No thanks. I'm happy to struggle.

Blog & News


The problem at the heart of habit change

Category: Blog & News

For many of us, living a healthy life is often a question of the choices we make – how we choose to spend our time and money, what we choose to eat and drink, and who we choose to hang out with.

But it’s not only what we choose, it’s when, because choices we make in the moment are often different to those we make for our future selves. I might decide, for example, to eat more healthily but then choose in the moment to break this objective by eating chocolate.

This is something I’ve struggled with, and I know I’m not alone. My “Now Me” consistently undermines my “Future Me”.

We’re talking here about the behavioural principle of short-term bias (also known as present or inter-temporal bias), where the needs of now trump the needs of later.

  • Now Me wants to eat ice-cream, Future Me can eat salad for the rest of the week
  • Now Me wants to buy shoes, Future Me can worry about superannuation
  • Now Me wants to check social media, Future Me can write that blog

We do this for a number of reasons, which I’ll get to in a minute.

The upshot is short-term bias is a problem when you are trying to change habits because it’s all about the future gain and immediate pain. In short:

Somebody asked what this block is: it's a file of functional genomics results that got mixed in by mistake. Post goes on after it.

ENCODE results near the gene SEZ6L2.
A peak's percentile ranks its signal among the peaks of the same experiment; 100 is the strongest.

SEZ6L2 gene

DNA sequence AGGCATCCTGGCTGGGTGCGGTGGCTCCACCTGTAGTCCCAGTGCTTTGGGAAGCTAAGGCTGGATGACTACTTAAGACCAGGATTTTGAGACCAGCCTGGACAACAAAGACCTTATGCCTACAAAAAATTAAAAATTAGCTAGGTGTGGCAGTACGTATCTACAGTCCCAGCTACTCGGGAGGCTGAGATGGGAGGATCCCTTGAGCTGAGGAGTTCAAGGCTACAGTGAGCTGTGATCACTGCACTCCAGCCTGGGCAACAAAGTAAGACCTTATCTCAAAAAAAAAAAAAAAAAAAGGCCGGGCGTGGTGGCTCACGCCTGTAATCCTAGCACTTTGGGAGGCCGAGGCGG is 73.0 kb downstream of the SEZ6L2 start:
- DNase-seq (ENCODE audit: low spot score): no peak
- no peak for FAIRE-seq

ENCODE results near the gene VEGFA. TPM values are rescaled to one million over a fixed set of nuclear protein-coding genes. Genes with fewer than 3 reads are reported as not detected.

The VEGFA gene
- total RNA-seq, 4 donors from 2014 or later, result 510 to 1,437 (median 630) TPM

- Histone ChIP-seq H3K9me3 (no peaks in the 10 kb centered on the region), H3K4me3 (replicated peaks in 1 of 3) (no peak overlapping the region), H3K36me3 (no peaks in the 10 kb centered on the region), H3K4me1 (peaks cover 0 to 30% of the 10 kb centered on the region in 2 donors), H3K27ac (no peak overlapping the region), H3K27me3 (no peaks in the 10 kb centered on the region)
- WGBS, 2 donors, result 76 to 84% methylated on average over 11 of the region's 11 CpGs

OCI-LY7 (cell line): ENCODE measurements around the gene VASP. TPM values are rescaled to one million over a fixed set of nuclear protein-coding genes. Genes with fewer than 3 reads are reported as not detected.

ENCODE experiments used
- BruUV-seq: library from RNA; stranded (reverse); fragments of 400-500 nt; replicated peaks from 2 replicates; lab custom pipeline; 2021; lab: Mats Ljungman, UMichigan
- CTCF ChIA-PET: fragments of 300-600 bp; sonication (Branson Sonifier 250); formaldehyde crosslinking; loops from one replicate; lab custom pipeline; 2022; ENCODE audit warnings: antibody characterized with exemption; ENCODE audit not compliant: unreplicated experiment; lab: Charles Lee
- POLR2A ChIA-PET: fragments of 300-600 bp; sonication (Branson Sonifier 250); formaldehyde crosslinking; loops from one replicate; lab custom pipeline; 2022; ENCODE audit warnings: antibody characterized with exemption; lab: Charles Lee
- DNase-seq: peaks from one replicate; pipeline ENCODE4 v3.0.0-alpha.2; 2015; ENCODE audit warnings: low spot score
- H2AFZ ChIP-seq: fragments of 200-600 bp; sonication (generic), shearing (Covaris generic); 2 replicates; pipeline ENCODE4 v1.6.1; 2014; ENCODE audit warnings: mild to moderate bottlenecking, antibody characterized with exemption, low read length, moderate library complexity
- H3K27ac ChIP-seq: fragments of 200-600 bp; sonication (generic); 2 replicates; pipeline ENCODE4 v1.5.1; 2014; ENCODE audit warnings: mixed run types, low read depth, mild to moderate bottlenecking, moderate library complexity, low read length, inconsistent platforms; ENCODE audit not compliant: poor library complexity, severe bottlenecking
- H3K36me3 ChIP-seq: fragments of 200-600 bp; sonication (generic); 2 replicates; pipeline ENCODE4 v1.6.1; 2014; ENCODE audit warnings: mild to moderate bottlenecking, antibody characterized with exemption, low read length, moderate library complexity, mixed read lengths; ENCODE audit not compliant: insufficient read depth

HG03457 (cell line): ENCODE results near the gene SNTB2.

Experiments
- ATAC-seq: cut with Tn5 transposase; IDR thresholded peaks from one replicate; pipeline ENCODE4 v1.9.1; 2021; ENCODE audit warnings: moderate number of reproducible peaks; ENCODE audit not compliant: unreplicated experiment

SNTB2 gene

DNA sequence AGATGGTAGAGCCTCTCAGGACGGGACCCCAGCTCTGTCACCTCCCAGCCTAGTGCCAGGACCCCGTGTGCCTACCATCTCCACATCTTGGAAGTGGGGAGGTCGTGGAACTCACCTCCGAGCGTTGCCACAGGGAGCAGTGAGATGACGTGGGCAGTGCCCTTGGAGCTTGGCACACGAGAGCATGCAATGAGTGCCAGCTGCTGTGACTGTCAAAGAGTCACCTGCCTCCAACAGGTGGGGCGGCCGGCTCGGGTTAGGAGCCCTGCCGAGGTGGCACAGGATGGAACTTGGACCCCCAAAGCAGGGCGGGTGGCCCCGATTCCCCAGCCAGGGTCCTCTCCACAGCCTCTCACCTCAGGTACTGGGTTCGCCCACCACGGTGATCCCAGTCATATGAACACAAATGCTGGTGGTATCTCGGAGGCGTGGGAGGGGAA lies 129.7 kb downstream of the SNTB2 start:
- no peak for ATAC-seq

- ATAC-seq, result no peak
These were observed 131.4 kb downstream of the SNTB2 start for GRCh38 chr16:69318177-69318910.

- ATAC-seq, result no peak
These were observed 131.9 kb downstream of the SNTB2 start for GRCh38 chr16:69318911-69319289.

• Making a habit requires your Now Me to act in a way that usually benefits Future Me, and
  • Breaking a habit requires you deny Now Me of what it likes, again for the benefit of Future Me

Now Me vs. Future Me

Behavioural researchers have shed light on why we keep treating our current and future selves differently.

1.     We’re more virtuous in the future

It seems we think Future Me will be more likely to do the right thing. Researchers Hanks, Just and Wansink (2013), for instance, were interested in how short-term bias interfered with healthy eating. In their study, school children who pre-ordered a meal (which Future Me would have to eat), chose the healthy option 29% of the time. When others were asked to order a meal on the spot (which Now Me would eat), this time only 15% opted for the healthy option.

We are even likely to think we will want to think more in the future. In a study by Read, Loewenstein and Kalyanaraman (1999) (PDF here), people were more likely to choose high-brow or earnest movies (like Moonlight or Schindler’s List) when they were planning what to watch in three days time. When they were asked to choose something to watch that night they were more likely to go with something easy (like Sleepless in Seattle). This tells us we tend to overestimate Future Me’s desire to think.

When it comes to habits, the lesson is that we tend to think Future Me will act in a way that, in reality, Now Me will not. We therefore have to trick ourselves into aligning the goals of Future and Now Me if we want to make change.

2. Future Me is a stranger